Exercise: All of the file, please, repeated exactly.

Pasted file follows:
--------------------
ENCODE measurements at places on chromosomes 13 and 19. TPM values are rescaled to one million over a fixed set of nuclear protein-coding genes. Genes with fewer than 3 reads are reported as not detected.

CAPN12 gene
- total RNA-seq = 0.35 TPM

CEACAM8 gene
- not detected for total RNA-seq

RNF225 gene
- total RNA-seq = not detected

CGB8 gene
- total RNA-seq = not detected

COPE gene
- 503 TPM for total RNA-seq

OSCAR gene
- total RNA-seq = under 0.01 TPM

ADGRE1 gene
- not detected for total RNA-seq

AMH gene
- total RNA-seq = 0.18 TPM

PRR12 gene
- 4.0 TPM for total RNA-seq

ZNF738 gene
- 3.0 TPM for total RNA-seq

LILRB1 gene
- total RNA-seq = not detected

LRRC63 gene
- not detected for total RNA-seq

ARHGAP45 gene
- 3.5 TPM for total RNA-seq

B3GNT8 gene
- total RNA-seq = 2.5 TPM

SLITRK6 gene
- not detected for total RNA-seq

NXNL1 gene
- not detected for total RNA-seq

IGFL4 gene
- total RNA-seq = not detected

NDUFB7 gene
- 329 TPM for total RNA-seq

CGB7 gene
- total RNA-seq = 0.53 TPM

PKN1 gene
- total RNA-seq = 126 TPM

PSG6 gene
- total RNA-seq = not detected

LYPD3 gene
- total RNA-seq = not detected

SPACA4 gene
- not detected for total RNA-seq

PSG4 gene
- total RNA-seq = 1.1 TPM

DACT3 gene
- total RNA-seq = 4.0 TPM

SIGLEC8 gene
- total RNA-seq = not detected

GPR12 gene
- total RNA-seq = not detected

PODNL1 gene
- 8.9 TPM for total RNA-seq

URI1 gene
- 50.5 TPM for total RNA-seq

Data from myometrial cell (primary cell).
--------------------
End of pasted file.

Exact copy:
ENCODE measurements at places on chromosomes 13 and 19. TPM values are rescaled to one million over a fixed set of nuclear protein-coding genes. Genes with fewer than 3 reads are reported as not detected.

CAPN12 gene
- total RNA-seq = 0.35 TPM

CEACAM8 gene
- not detected for total RNA-seq

RNF225 gene
- total RNA-seq = not detected

CGB8 gene
- total RNA-seq = not detected

COPE gene
- 503 TPM for total RNA-seq

OSCAR gene
- total RNA-seq = under 0.01 TPM

ADGRE1 gene
- not detected for total RNA-seq

AMH gene
- total RNA-seq = 0.18 TPM

PRR12 gene
- 4.0 TPM for total RNA-seq

ZNF738 gene
- 3.0 TPM for total RNA-seq

LILRB1 gene
- total RNA-seq = not detected

LRRC63 gene
- not detected for total RNA-seq

ARHGAP45 gene
- 3.5 TPM for total RNA-seq

B3GNT8 gene
- total RNA-seq = 2.5 TPM

SLITRK6 gene
- not detected for total RNA-seq

NXNL1 gene
- not detected for total RNA-seq

IGFL4 gene
- total RNA-seq = not detected

NDUFB7 gene
- 329 TPM for total RNA-seq

CGB7 gene
- total RNA-seq = 0.53 TPM

PKN1 gene
- total RNA-seq = 126 TPM

PSG6 gene
- total RNA-seq = not detected

LYPD3 gene
- total RNA-seq = not detected

SPACA4 gene
- not detected for total RNA-seq

PSG4 gene
- total RNA-seq = 1.1 TPM

DACT3 gene
- total RNA-seq = 4.0 TPM

SIGLEC8 gene
- total RNA-seq = not detected

GPR12 gene
- total RNA-seq = not detected

PODNL1 gene
- 8.9 TPM for total RNA-seq

URI1 gene
- 50.5 TPM for total RNA-seq

Data from myometrial cell (primary cell).